Cashed

Labors to legalize bud in Florida have gone as sour as week-old bong water

The pro-pot groups do plan to hold a fifth-annual marijuana benefit in January, with four stages and 20 bands, at Miami's Tobacco Road. About 800 people showed last year. The legalizers once talked about doing outdoor smoke-outs like those that have been held in Boston and elsewhere, but the plans burned out. "The logistics are terrible," Latino says.

After talking pot for an hour, Latino referred New Timesto another local activist and perhaps Florida's best-known herb smoker (no, it's not you), Irvin Rosenfeld. A stockbroker in Tamarac, he is one of a handful of people nationwide that the U.S. government allows to toke up for medicinal reasons. In fact, Rosenfeld gets 11 ounces about once a month from Uncle Sam's personal stash to ease what would otherwise be debilitating pain from ulcers throughout his body. This past November 20 marked the 20th anniversary of the first time he toked up legally.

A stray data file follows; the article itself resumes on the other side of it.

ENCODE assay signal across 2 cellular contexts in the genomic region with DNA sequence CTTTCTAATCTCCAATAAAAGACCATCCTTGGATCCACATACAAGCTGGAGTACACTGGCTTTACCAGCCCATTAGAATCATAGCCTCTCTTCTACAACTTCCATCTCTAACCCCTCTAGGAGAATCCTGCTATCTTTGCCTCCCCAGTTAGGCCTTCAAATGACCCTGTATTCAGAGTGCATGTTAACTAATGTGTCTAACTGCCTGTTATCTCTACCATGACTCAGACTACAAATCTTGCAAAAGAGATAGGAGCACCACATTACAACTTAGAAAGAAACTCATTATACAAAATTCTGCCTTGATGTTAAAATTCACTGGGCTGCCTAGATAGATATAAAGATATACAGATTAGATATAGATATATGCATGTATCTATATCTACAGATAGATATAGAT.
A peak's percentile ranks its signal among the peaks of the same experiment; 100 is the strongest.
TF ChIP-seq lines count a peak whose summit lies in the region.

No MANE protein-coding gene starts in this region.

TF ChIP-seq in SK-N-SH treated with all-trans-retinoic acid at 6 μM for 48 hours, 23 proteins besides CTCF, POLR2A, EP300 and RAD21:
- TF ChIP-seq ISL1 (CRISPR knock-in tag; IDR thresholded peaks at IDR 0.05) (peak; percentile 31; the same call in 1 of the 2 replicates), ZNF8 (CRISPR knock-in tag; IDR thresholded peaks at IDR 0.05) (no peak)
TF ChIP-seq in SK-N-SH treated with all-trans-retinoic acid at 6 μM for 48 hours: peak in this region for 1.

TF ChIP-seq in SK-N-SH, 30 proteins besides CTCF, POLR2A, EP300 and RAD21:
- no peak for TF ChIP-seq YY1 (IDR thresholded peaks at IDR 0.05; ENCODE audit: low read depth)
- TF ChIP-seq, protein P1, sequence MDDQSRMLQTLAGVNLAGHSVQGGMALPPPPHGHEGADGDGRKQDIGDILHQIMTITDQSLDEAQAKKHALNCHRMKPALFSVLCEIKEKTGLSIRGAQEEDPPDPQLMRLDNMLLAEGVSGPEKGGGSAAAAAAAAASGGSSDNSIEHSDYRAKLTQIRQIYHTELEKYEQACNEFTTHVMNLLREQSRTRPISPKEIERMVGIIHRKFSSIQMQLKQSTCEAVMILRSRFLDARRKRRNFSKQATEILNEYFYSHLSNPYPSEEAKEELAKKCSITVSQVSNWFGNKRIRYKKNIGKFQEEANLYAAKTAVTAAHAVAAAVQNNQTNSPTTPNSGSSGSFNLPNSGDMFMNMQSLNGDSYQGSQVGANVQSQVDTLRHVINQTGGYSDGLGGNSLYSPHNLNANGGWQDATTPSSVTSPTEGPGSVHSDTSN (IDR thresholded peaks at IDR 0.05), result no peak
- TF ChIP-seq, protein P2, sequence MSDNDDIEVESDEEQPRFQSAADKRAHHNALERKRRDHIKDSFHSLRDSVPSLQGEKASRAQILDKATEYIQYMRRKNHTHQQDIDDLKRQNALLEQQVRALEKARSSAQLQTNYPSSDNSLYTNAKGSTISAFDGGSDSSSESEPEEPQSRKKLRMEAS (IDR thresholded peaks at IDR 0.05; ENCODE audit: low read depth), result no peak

Rosenfeld has long been an active proselytizer. But he says he understands that organizers can't dedicate their lives to the cause. "I know if we get it on the ballot, they're going to want me to talk all over the state," he says in a hurried voice that sounds nothing like the stoner stereotype you might associate with someone who has smoked a joint every two hours for two decades. "I've got a business to run. I mean, I handle millions of dollars of peoples' money a day."

A week after leaving our first message, we again tried calling the Melbourne headquarters of FLCAN. Midas, the web administrator, again answered. No one else could come to the phone, he said, admitting that he might have lost our number. "Things are still such a mess around here," he confesses. "We're still recovering from the election. Yeah, why don't you give it to me again?"

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